The Stigma Related To Seeking Therapy.

The road to therapy may look easy. However, it is jam-packed with speed breakers making the journey a very slow and bumpy one. Our world is progressing, our economies are growing. Yet the stigma around mental health remains the same. The negative connotation attached to seeking therapy hinders the process of mental well-being. 

An individual suffering from mental disorders are either dissuaded from seeking therapy or is looked down upon. People don’t acknowledge the concept of mental disorders. They either view it as a trivial matter, discard it as a “phase” OR they put the individual in a position where he/she is perceived as a threat to the society. 

Stigmas can be divided in 2 types:

Public stigmas: This refers to the perception or a belief system, the society holds. When a majority (society) exhibits negative attitudes towards the minority, it takes a form of social discrimination, prejudice or stereotyping. People view the individual seeking help as a threat to society, an abnormality or a defect. These deep-seated beliefs are internalised by people (self-stigmatisation) and thus, continues the cycle of the stigmatization of seeking therapy. 

An individual who is subjected to these stereotypes can experience alienation, distress, self-doubt, shame and guilt, pushing them deeper into the feelings of helplessness and hopelessness, as seeking therapy no longer remains an option for them. They adopt the false notion of their disorder being socially ‘unacceptable’ and their feelings being invalid and corrupt. There is also a fear of being labelled, being ‘abnormal’, being vulnerable and fear of being alienated.

Most of the time it is the fear of being judged that drives people away from therapy even if they don’t believe in this stigma. A person constantly subjected to these stigmas can experience stress and anxiety. The primordial reason for stigmatization of seeking therapy can be traced down to ignorance and lack of awareness. Mental health has been neglected time immemorial. It is looked down upon as a weakness. Anything that diverts from ‘normalcy’ (social norms) is considered to be as strange or unconventional. 

Therapy plays an important role when it comes to balancing or stabilizing mental health. However, it is still a taboo in this modern world. Instead of seeing it as a weakness, it should be viewed as a step towards empowerment. 

It is okay to seek help. Let us help you understand why.

  • You are not crazy:

‘Crazy’, ‘abnormal’, ‘mental’ are some labels that society marks an individual with if she/he decides to seek therapy or is seeking therapy. You need to believe that you are not crazy. It is what your mental health demands and you should cater to it first. You are not alone. Just because you are suffering from mental problems doesn’t mean you are not normal. Even in psychiatry, mental illness is like a sickness that is cured by using medicines.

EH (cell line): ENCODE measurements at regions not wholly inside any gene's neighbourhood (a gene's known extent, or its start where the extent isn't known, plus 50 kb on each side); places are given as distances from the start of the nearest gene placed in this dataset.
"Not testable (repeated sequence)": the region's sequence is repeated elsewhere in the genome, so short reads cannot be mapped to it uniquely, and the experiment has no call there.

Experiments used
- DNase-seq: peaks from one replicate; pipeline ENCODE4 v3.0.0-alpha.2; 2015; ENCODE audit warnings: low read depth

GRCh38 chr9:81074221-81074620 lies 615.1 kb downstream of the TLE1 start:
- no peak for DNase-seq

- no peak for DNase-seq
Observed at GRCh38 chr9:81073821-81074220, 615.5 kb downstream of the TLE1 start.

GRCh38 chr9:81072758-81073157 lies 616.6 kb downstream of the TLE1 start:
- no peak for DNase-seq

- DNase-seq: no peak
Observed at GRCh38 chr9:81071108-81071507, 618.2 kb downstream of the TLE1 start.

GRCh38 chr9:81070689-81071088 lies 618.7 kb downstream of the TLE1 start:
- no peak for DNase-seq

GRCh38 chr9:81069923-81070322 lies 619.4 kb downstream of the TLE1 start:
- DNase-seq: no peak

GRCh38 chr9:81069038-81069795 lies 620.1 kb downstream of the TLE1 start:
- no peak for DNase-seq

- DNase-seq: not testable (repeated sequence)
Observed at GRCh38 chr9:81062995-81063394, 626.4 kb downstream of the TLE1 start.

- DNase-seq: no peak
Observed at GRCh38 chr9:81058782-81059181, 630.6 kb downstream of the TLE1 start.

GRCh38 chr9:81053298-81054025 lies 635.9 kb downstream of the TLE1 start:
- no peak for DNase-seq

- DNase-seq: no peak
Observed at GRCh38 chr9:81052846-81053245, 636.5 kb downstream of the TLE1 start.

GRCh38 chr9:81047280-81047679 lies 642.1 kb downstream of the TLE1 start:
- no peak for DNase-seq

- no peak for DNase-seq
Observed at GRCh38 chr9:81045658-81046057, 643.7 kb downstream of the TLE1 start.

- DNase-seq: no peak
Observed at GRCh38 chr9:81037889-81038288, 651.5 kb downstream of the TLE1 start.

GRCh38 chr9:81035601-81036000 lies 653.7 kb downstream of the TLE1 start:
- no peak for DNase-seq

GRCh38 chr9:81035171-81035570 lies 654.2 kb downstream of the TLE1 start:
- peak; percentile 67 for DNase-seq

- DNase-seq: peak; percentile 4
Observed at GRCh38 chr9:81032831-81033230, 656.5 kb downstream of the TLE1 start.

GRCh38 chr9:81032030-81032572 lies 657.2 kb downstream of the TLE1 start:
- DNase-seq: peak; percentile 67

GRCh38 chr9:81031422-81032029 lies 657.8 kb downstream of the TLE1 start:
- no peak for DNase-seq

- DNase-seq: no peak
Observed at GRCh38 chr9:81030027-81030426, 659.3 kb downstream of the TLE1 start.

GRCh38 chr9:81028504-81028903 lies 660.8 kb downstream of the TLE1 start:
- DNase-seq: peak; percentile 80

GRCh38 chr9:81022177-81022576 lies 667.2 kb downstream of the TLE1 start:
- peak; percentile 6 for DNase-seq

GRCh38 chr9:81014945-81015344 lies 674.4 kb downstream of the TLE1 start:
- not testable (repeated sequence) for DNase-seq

• Seeking therapy doesn’t mean you’re weak:

Therapy is not for the weak. In fact it is empowering. Acknowledging, accepting and breaking the stereotypes require strength. It makes you strong and ready for the world. 

  • Believe in yourself:

If you believe in yourself, the world will too. Change your negative perceptions. 

Benefits of seeking help:

We’ve been taught to control our emotions and not display them. These bottled up emotions can in-turn create more mental problems. These pent up emotions can accumulate over time and can result in sudden outbursts. Counselling or therapy provides a medium to convey your emotions.  It acts like a catharsis. 

  • Positivity:  

An individual leaves the session feeling better and light. Therapy helps in acknowledging and accepting feelings that an individual is afraid to admit.  The person gains the ability to look at the problem in a different light. One may feel scared, emotional, embarrassed and vulnerable also she/he might avoid therapy sessions but after some time the person will come to terms with these changes and will gain an insight from it. 

Therapy requires mutual understanding and positive relationship between the therapist and the patient. The person seeking therapy should be provided with unconditional positive regard with a non-judgemental attitude.

Just like going to the doctor is a natural response when one is down with fever or has any physical complaint, going to a psychologist/psychiatrist for therapy to achieve mental stability should be considered normal too. Therapy does not promise you eternal happiness, but it does provide you with the confidence needed to tackle problems. 

Stigmas are deep-seated beliefs that are engraved in personal and public sphere.  To break these stigmas you need to have positive mental health awareness. We need to break the shackles that hold our society down. 

Find a BUDDY to share all your problems with (even anonymously, if you want) on the FeelJoy Mobile App available for all Android users.


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